So did it work? For sure clarinet is a fairly nerdy instrument

    Sue

  19. #41

    Default Re: When did you realize mandolin was your primary instrument?

    (horn and bass clarinet)

    (the great HB on clarinet at 18:00")



    Any instrument is 'only as good as' the music being played upon it. Clarinet has an excellent voice.

    Admittedly, I too disregarded the clarinet as 'nerdy' back in grade school, and opted for sax. Later as an adult, I picked up a clarinet and out came pouring the blues. Today I play clarinets more than any stringed instrument except for violin/fdl.

    *Same with accordions - an instrument I despise when deployed in schmaltz. But I play blues, forro, balkan, etc.
    Last edited by catmandu2; Aug-06-2020 at 1:27pm.

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    Registered User lowtone2's Avatar
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    Default Re: When did you realize mandolin was your primary instrument?

    In bass groups I'm primarily a saxophone player. In saxophone groups I'm primarily a mandolin player. In this group I'm primarily a bass player.

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  23. #43
    Registered User DavidKOS's Avatar
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    Default Re: When did you realize mandolin was your primary instrument?

    Quote Originally Posted by catmandu2 View Post
    Any instrument is 'only as good as' the music being played upon it. Clarinet has an excellent voice.
    Ah...clarinet.

    I'm from New Orleans, home of jazz clarinet.

    Plus, stuff like Klezmer, Turkish, Balkan, polkas, even English Country dance, all show the power of the clarinet.



    The back of my head many years ago on a wedding gig. I love clarinet...I wish I played it better.

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  25. #44

    Default Re: When did you realize mandolin was your primary instrument?

    When I happened upon my first double stop.

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  27. #45
    Registered User Sue Rieter's Avatar
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    Default Re: When did you realize mandolin was your primary instrument?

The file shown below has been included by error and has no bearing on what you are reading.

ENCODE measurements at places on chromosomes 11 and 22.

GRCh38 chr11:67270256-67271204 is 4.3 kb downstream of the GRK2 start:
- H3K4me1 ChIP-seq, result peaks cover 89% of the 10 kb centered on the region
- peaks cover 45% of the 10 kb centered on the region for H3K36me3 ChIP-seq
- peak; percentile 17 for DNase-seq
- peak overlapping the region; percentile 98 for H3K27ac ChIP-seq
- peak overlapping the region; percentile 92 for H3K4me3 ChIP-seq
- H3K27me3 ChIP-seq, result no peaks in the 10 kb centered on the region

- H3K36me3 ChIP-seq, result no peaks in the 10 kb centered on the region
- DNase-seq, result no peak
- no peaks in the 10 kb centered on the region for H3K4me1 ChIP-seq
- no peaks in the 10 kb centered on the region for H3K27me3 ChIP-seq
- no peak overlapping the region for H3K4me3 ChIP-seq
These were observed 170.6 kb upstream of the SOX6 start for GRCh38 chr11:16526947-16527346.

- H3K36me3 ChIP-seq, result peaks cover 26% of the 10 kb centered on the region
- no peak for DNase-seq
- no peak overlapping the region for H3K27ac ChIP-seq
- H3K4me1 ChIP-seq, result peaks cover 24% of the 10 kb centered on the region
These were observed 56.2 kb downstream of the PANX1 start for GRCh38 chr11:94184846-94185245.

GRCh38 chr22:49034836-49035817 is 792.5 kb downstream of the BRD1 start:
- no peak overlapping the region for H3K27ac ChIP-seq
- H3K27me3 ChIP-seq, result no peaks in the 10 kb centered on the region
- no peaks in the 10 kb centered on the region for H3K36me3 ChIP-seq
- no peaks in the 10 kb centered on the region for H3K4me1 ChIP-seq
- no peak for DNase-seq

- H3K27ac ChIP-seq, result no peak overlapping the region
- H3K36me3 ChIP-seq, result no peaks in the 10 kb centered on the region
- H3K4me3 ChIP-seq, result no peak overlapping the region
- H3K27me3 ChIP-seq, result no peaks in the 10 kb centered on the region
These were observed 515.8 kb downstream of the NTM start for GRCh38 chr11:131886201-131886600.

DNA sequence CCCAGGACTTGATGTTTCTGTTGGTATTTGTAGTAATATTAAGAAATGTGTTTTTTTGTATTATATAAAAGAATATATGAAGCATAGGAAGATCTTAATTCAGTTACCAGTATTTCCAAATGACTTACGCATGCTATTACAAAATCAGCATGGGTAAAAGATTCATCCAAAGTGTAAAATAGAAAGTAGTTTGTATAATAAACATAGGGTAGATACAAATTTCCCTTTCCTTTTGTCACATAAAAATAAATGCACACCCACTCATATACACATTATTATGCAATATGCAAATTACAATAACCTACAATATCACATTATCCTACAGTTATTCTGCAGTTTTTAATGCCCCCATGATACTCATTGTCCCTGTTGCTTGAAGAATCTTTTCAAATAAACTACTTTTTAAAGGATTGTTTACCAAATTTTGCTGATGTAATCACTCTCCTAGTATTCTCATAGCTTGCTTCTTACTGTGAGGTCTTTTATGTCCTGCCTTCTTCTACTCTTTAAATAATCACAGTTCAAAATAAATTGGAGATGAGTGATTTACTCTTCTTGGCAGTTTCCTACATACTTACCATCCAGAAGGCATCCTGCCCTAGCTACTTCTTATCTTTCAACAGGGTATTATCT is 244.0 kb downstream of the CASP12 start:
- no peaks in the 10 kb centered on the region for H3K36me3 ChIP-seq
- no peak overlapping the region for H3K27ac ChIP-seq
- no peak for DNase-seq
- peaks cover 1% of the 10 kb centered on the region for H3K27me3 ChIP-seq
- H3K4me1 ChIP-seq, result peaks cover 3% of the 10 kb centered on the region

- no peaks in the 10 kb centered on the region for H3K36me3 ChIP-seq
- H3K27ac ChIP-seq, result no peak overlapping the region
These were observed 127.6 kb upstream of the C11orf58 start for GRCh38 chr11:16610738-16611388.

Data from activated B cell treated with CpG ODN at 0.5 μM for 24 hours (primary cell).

I guess I opened a can of worms clarinet-wise. I wasn't putting down the clarinet at all. As a kid I picked it for its sound and for the fact that you often got to play the melody. I'd still have one if my nephews hadn't broken it. I've also looked at them on craigslist, etc. recently. I guess I meant nerdy from a kids in school perspective. mea culpa.

    Sue

  28. #46

    Default Re: When did you realize mandolin was your primary instrument?

    Nah, I'm not admonishing anyone! I just like the instrument - some of my favorite players and writers use bass cl particularly..it's one of my favorite instruments. Some folks play Bach and stuff on em but I've not done so as I have other means. I'm aware not everyone likes outre stuff but these guys are taking the stick through some paces The audio stinks but there're some great textures and interesting instrumental combinations..

    I'll get off the mndln thread now!

  29. #47
    Registered User Eric Platt's Avatar
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    Default Re: When did you realize mandolin was your primary instrument?

    Nothing wrong with the clarinet. It's used in Finnish music too. Our band has one occasionally. If the person has the free time to play with us.
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  31. #48
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    Default Re: When did you realize mandolin was your primary instrument?

    At age 63 when I began my mandolin journey !!
    My two favorite pastimes are drinking wine and playing the mandolin but most of my friends would rather hear me drink wine! Adapted from quote by Mark Twain------supposedly !

  32. #49
    Registered User Cobalt's Avatar
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    Default Re: When did you realize mandolin was your primary instrument?

    Quote Originally Posted by Nbayrfr View Post
    When I happened upon my first double stop.
    Yeah, that can be a good motivation. When I was a kid, playing (rather badly) with a bunch of others of similar ability, we all played a single melody line, but in some cases it was a counter-melody or harmony. Together, the different notes were what drew me in further.

    It took a long while to figure out how to play my own melody and that harmony on just one single mandolin - required a few contortions and sliding up and down the neck. But that sound is worth it.